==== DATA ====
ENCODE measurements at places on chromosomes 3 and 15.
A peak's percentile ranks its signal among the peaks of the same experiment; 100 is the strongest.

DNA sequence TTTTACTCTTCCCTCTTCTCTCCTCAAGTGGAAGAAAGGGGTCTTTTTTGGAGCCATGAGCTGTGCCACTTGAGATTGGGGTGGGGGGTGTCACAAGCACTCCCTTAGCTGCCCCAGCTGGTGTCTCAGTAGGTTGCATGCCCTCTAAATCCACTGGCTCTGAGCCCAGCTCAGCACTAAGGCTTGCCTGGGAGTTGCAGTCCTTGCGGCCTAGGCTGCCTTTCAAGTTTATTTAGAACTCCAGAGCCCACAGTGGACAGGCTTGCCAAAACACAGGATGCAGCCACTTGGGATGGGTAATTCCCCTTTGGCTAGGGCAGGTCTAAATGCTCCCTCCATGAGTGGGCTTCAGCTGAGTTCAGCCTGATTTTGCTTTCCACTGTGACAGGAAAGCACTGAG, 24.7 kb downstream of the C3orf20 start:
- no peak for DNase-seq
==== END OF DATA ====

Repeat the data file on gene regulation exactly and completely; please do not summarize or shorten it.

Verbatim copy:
ENCODE measurements at places on chromosomes 3 and 15.
A peak's percentile ranks its signal among the peaks of the same experiment; 100 is the strongest.

DNA sequence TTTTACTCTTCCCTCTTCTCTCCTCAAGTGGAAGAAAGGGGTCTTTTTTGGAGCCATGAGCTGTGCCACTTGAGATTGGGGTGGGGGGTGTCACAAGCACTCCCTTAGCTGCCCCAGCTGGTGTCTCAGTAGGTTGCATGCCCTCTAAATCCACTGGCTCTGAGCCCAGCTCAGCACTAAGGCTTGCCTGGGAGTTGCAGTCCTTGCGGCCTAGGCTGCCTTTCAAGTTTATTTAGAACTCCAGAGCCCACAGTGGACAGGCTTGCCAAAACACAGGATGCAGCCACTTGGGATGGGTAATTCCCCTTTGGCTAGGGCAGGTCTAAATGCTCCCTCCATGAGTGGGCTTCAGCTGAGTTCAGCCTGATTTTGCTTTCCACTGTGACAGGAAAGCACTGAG, 24.7 kb downstream of the C3orf20 start:
- no peak for DNase-seq